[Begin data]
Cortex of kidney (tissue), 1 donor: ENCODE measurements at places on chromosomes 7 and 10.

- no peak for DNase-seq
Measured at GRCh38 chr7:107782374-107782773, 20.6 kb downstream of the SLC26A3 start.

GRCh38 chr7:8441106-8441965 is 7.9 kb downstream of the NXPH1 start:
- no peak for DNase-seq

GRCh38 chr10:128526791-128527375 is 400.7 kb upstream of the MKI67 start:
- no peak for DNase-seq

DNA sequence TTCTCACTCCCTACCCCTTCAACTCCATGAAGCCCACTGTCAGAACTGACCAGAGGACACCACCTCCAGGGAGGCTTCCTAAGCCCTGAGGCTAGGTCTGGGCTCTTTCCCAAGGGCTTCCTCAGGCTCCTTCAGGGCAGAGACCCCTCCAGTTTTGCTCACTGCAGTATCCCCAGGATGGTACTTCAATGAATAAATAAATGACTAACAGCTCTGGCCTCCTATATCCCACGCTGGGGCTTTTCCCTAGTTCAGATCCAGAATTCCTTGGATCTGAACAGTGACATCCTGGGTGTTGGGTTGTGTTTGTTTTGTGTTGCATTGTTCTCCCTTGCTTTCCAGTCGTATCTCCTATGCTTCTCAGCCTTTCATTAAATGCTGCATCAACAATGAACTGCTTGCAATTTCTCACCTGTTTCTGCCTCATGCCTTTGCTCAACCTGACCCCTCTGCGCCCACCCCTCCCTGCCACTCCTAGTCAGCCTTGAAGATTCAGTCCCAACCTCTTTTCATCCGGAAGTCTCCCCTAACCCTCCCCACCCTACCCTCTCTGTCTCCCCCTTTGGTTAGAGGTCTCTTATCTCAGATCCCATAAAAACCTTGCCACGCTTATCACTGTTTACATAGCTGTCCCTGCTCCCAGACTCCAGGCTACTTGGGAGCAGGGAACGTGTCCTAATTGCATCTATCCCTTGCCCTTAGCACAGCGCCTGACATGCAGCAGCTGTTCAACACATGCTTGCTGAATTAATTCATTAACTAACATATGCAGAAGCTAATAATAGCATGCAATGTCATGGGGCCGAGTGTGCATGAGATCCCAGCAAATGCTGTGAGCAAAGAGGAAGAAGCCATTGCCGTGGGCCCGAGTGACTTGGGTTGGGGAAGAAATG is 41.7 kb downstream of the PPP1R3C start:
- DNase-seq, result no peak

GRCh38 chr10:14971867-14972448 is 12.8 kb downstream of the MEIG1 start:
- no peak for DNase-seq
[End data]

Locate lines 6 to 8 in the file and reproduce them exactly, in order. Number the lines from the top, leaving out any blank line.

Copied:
GRCh38 chr10:128526791-128527375 is 400.7 kb upstream of the MKI67 start:
- no peak for DNase-seq

DNA sequence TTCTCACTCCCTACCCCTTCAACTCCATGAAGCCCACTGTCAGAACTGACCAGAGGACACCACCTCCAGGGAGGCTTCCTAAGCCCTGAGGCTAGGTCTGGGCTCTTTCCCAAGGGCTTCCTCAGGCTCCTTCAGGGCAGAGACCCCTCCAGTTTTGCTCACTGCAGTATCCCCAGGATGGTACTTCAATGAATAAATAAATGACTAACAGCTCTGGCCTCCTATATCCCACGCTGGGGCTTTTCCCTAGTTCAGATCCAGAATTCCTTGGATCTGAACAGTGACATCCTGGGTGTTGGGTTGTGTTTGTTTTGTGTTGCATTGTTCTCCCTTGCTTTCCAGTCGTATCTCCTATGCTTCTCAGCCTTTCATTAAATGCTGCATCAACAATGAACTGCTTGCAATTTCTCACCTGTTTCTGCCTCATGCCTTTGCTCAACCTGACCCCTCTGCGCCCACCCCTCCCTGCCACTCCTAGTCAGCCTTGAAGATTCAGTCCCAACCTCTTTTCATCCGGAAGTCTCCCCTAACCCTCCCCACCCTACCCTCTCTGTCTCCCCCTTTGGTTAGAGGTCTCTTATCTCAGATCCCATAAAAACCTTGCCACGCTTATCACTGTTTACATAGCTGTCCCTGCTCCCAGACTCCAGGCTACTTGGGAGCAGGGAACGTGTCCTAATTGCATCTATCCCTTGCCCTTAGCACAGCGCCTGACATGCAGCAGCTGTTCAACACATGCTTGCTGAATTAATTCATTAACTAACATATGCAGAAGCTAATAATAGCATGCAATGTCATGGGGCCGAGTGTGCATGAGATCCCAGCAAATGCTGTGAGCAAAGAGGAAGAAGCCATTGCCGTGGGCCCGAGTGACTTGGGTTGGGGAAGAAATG is 41.7 kb downstream of the PPP1R3C start: